Psychedelic drugs can deepen religious experiences
Johns Hopkins Medical School’s Behavioral Pharmacology Research Unit is recruiting clergy as research volunteers in a study of “entheogens,” which are chemicals, usually derived from plants, that are ingested to produce an altered state of consciousness for religious or spiritual purposes.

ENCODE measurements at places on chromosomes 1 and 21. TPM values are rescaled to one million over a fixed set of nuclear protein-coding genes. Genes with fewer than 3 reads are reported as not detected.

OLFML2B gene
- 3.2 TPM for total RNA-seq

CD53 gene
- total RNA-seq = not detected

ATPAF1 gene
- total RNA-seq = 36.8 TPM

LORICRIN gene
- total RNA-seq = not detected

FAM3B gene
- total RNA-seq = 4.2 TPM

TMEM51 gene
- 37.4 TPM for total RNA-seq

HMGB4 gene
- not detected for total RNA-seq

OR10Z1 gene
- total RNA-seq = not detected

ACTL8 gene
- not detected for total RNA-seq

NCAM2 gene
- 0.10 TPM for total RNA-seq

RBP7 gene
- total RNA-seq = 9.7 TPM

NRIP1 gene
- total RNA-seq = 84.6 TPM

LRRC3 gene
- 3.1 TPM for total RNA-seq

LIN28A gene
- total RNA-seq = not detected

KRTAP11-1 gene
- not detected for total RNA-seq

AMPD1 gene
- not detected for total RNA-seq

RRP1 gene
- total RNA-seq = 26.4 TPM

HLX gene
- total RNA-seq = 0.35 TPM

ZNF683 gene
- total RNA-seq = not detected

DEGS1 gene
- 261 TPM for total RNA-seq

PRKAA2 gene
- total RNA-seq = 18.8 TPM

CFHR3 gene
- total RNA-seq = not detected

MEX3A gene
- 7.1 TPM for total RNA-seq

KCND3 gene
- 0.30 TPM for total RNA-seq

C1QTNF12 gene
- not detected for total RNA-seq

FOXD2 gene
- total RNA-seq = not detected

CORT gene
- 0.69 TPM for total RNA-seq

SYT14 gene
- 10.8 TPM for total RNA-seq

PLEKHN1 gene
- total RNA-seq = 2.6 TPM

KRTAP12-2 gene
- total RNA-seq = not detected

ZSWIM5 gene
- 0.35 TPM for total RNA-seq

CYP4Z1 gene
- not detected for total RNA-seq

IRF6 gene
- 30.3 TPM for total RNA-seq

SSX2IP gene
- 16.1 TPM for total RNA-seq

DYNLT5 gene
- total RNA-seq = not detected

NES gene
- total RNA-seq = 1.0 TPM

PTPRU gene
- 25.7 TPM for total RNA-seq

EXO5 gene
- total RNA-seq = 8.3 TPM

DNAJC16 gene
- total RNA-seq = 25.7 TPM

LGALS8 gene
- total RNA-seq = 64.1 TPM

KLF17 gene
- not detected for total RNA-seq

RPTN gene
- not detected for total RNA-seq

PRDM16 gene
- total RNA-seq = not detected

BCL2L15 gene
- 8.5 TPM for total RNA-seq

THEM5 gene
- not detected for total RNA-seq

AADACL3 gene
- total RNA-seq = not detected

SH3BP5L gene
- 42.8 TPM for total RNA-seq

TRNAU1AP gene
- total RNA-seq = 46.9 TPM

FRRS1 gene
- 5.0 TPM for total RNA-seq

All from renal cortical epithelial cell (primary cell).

They have attracted serious scholarly attention. William Richards, who holds several graduate degrees in religion, leads legal psychedelic therapy sessions and is helping to monitor volunteers in the Johns Hopkins study, has written Sacred Knowledge: Psychedelics and Religious Experiences. J.H. Ellens’ two-volume anthology, Seeking the Sacred with Psychoactive Substances: Chemical Paths to Spirituality and to God, is the most thorough recent study. These scholars’ research refutes the claim that entheogenists are merely leftover hippies from the 1960s. But religious persecution has made it difficult to collect accurate data on entheogen use. Federal drug policy requires severe penalties for traffickers of even one low dose of LSD: “not less than 5 years, and not more than 40 years” for a first offense and “not less than 20 years, and not more than life” for a second offense. In entheogenic churches, clergy would be the likely “traffickers.” Will a country that prides itself in religious liberty stop persecuting entheogenists?